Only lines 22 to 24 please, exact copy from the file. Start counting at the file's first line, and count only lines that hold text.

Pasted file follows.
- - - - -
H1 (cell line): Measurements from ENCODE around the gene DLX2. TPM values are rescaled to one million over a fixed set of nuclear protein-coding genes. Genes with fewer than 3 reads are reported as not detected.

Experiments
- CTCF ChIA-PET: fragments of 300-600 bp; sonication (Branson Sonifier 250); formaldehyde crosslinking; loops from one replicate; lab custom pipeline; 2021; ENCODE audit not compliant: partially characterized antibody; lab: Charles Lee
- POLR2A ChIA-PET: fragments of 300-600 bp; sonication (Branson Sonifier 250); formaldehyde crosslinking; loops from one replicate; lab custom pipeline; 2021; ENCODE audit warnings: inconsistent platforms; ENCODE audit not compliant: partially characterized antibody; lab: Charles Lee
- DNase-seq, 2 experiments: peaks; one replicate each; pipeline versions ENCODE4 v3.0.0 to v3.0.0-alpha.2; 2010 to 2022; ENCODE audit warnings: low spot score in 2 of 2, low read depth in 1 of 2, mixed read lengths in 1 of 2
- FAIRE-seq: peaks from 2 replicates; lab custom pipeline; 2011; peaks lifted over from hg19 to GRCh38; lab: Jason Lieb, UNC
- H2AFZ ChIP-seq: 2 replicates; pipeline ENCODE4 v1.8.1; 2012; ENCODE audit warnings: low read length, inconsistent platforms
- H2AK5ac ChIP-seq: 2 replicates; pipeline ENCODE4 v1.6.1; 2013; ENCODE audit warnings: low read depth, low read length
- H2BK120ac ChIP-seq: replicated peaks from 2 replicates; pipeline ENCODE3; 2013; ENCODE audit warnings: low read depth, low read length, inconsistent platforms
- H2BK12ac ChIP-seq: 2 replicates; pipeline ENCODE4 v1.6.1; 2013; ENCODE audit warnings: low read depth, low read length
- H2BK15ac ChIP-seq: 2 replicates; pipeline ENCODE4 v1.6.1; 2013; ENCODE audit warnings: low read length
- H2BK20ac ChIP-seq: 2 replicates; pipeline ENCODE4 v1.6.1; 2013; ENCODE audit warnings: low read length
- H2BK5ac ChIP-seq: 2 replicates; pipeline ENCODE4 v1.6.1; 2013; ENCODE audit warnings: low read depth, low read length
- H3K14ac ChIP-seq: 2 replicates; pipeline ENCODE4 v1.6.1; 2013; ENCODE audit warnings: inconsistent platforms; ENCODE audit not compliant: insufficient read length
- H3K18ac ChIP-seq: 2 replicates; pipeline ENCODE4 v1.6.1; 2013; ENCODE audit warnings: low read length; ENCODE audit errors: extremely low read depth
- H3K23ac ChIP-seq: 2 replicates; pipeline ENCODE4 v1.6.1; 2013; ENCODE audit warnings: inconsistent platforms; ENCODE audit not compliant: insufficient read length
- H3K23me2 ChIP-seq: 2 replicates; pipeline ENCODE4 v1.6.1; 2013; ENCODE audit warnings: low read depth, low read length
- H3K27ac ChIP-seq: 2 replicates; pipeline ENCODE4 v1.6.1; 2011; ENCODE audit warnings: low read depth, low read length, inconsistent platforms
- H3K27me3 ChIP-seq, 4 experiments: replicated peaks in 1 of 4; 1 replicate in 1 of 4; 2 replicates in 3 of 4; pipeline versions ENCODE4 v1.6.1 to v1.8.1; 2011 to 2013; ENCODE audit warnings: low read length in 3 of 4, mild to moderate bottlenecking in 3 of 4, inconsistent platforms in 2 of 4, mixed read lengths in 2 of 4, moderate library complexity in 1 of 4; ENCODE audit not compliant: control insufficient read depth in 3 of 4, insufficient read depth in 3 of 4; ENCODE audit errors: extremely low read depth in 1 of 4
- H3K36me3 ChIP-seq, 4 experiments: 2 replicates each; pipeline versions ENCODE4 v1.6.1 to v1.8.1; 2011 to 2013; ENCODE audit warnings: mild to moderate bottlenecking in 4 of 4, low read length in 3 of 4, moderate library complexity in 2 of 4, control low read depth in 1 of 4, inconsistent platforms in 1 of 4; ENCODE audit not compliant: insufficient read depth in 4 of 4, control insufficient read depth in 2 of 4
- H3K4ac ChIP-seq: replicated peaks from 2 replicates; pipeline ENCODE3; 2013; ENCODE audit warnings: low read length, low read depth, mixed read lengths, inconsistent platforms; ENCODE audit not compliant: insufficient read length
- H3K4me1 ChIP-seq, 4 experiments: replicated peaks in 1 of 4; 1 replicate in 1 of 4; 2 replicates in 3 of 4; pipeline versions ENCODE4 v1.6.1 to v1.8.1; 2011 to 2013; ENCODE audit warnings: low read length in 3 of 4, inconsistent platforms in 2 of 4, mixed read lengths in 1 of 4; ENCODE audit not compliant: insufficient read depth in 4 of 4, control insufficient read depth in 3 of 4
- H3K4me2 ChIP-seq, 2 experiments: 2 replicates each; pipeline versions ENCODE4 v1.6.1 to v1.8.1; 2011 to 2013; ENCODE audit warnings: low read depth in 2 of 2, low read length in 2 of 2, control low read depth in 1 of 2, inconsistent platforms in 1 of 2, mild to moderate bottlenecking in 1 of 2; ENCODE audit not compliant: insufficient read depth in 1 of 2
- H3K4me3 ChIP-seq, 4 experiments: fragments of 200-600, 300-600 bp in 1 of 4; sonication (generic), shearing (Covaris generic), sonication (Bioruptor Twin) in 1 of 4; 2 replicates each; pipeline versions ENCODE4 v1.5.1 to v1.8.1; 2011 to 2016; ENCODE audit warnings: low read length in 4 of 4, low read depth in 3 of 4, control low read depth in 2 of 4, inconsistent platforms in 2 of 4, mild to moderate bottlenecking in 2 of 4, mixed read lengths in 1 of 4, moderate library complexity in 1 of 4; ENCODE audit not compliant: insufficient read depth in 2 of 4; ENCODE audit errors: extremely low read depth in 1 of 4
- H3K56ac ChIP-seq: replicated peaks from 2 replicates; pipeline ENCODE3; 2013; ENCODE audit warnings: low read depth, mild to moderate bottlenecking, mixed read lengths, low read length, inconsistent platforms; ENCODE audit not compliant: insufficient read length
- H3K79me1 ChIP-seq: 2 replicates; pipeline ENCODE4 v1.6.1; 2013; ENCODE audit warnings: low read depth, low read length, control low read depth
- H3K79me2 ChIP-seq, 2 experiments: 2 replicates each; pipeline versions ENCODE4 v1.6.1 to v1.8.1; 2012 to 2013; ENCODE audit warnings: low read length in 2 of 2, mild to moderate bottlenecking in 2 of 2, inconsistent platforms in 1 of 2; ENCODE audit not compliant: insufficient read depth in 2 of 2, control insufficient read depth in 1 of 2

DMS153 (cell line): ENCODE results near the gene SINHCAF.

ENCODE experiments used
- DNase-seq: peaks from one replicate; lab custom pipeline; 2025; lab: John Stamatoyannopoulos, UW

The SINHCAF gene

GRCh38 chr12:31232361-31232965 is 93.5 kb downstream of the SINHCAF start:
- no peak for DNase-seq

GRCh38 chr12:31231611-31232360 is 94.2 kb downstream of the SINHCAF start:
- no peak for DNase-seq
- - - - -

- H3K4me1 ChIP-seq, 4 experiments: replicated peaks in 1 of 4; 1 replicate in 1 of 4; 2 replicates in 3 of 4; pipeline versions ENCODE4 v1.6.1 to v1.8.1; 2011 to 2013; ENCODE audit warnings: low read length in 3 of 4, inconsistent platforms in 2 of 4, mixed read lengths in 1 of 4; ENCODE audit not compliant: insufficient read depth in 4 of 4, control insufficient read depth in 3 of 4
- H3K4me2 ChIP-seq, 2 experiments: 2 replicates each; pipeline versions ENCODE4 v1.6.1 to v1.8.1; 2011 to 2013; ENCODE audit warnings: low read depth in 2 of 2, low read length in 2 of 2, control low read depth in 1 of 2, inconsistent platforms in 1 of 2, mild to moderate bottlenecking in 1 of 2; ENCODE audit not compliant: insufficient read depth in 1 of 2
- H3K4me3 ChIP-seq, 4 experiments: fragments of 200-600, 300-600 bp in 1 of 4; sonication (generic), shearing (Covaris generic), sonication (Bioruptor Twin) in 1 of 4; 2 replicates each; pipeline versions ENCODE4 v1.5.1 to v1.8.1; 2011 to 2016; ENCODE audit warnings: low read length in 4 of 4, low read depth in 3 of 4, control low read depth in 2 of 4, inconsistent platforms in 2 of 4, mild to moderate bottlenecking in 2 of 4, mixed read lengths in 1 of 4, moderate library complexity in 1 of 4; ENCODE audit not compliant: insufficient read depth in 2 of 4; ENCODE audit errors: extremely low read depth in 1 of 4